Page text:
The end of the school year brings excitement and relief for many students and teachers.
The freedom of summer beckons and September seems so very far away.
Although every year I looked forward to the break, it still made me a little sad to say goodbye to a class full of children I had grown to love.
Opening their end of year gifts, doling out hugs and high fives and waving goodbye, came with a small dose of melancholy, especially when the last child and parent left me alone in the empty classroom.
All the toys and resources packed away, wall displays taken down, name stickers peeled off and tables and chairs scrubbed clean.
It reminded me of leaving school myself as a child, feeling the excitement prickling at all the summer possibilities, yet still reserving a little sadness for all the “goodbyes”.
Now that I am out of the classroom, I am saved this yearly ordeal but have found another rite of passage as a daycare owner.
My first daycare child is moving on.
I have looked after Elsa*(not her real name!!) since she was 8 months old and now she is two and a half. It might not seem that long, but that means I have helped care for her for 70% of her life!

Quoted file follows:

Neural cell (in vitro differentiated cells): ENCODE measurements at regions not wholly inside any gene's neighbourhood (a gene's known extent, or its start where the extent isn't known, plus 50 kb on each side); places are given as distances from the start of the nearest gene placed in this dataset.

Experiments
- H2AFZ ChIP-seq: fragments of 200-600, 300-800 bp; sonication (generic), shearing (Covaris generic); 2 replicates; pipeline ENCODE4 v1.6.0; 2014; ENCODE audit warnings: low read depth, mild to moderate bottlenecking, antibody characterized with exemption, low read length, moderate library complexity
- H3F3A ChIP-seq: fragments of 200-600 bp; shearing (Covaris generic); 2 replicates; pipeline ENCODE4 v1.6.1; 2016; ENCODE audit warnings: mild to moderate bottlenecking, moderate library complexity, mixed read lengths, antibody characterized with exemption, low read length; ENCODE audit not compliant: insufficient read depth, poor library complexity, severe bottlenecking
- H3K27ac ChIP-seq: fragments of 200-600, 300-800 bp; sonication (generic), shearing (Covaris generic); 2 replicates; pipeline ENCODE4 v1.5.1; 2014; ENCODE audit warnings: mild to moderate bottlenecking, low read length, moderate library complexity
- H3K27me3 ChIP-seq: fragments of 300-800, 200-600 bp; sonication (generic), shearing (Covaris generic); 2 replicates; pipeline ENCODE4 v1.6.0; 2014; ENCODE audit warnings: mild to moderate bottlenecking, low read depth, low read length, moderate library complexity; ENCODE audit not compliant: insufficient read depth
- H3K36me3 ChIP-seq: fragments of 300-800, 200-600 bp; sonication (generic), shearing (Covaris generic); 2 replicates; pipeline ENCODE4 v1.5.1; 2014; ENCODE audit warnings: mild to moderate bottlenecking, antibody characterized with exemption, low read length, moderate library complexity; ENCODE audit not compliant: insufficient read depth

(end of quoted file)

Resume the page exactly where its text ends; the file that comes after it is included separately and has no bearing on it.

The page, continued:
Her Mom cried when she told me she was leaving, and then so did I, it was a decision based on driving times to a new office and wasn’t personal, but gosh, I miss her so!
As a creature of habit, any change to my daily routine has me feeling a little anxious. But the difference with this job is the personal connection.
A bond is established between a child and a caregiver that isn’t really found anywhere else in our working lives. After all, I have held her until she fell asleep, changed her, dressed her, fed her, danced with her, played with her and loved her.
As any daycare provider (or teacher) will tell you the hardest part of our job is often dealing with the parents, and in this regard, this makes it even harder to bear, as Miss Elsa has warm, kind parents who I will miss as well.
I also cared for her at a time of rapid natural development, my son is the same age and in the span of a couple of years they have morphed from helpless little blobs into quasi-independent, chatty, imaginative, active, hilarious characters.
Daycare speak terms all enrolled children as “friends”, and as sappy as it sounds, she was my friend and I miss her.
Another little girl has since taken her spot and I am sure I will develop all sorts of warm and fuzzy feelings for her too. As my own little toddler told me when I said I was sad Elsa had left:
“She still loves us, though”.
Out of the mouths of babes, oft time come gems